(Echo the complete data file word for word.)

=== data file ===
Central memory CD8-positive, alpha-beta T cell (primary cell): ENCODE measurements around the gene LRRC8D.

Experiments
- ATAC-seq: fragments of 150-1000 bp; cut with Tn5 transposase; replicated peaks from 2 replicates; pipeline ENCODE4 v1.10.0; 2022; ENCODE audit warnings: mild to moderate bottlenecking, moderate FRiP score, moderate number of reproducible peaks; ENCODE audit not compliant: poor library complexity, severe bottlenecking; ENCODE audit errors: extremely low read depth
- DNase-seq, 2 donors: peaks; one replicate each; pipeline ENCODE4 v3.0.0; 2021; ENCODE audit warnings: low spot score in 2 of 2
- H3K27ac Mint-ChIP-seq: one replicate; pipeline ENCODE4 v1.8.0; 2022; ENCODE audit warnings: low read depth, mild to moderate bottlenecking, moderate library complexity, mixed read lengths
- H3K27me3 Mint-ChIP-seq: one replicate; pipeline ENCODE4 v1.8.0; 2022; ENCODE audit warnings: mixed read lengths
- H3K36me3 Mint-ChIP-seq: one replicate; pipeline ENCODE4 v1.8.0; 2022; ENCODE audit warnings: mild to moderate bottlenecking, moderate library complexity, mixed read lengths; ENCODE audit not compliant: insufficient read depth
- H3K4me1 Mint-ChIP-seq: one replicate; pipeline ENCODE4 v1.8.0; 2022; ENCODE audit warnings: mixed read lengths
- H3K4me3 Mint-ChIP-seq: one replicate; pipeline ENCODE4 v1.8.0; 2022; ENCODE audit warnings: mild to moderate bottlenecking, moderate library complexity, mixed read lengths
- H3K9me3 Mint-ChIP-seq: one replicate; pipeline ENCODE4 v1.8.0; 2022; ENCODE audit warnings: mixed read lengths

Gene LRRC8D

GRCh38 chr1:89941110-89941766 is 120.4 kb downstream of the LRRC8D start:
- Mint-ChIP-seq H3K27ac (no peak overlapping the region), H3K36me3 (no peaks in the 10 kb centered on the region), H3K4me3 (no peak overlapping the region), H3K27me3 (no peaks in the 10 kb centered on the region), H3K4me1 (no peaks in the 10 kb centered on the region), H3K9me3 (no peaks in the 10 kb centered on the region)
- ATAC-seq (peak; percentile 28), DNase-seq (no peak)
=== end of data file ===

Central memory CD8-positive, alpha-beta T cell (primary cell): ENCODE measurements around the gene LRRC8D.

Experiments
- ATAC-seq: fragments of 150-1000 bp; cut with Tn5 transposase; replicated peaks from 2 replicates; pipeline ENCODE4 v1.10.0; 2022; ENCODE audit warnings: mild to moderate bottlenecking, moderate FRiP score, moderate number of reproducible peaks; ENCODE audit not compliant: poor library complexity, severe bottlenecking; ENCODE audit errors: extremely low read depth
- DNase-seq, 2 donors: peaks; one replicate each; pipeline ENCODE4 v3.0.0; 2021; ENCODE audit warnings: low spot score in 2 of 2
- H3K27ac Mint-ChIP-seq: one replicate; pipeline ENCODE4 v1.8.0; 2022; ENCODE audit warnings: low read depth, mild to moderate bottlenecking, moderate library complexity, mixed read lengths
- H3K27me3 Mint-ChIP-seq: one replicate; pipeline ENCODE4 v1.8.0; 2022; ENCODE audit warnings: mixed read lengths
- H3K36me3 Mint-ChIP-seq: one replicate; pipeline ENCODE4 v1.8.0; 2022; ENCODE audit warnings: mild to moderate bottlenecking, moderate library complexity, mixed read lengths; ENCODE audit not compliant: insufficient read depth
- H3K4me1 Mint-ChIP-seq: one replicate; pipeline ENCODE4 v1.8.0; 2022; ENCODE audit warnings: mixed read lengths
- H3K4me3 Mint-ChIP-seq: one replicate; pipeline ENCODE4 v1.8.0; 2022; ENCODE audit warnings: mild to moderate bottlenecking, moderate library complexity, mixed read lengths
- H3K9me3 Mint-ChIP-seq: one replicate; pipeline ENCODE4 v1.8.0; 2022; ENCODE audit warnings: mixed read lengths

Gene LRRC8D

GRCh38 chr1:89941110-89941766 is 120.4 kb downstream of the LRRC8D start:
- Mint-ChIP-seq H3K27ac (no peak overlapping the region), H3K36me3 (no peaks in the 10 kb centered on the region), H3K4me3 (no peak overlapping the region), H3K27me3 (no peaks in the 10 kb centered on the region), H3K4me1 (no peaks in the 10 kb centered on the region), H3K9me3 (no peaks in the 10 kb centered on the region)
- ATAC-seq (peak; percentile 28), DNase-seq (no peak)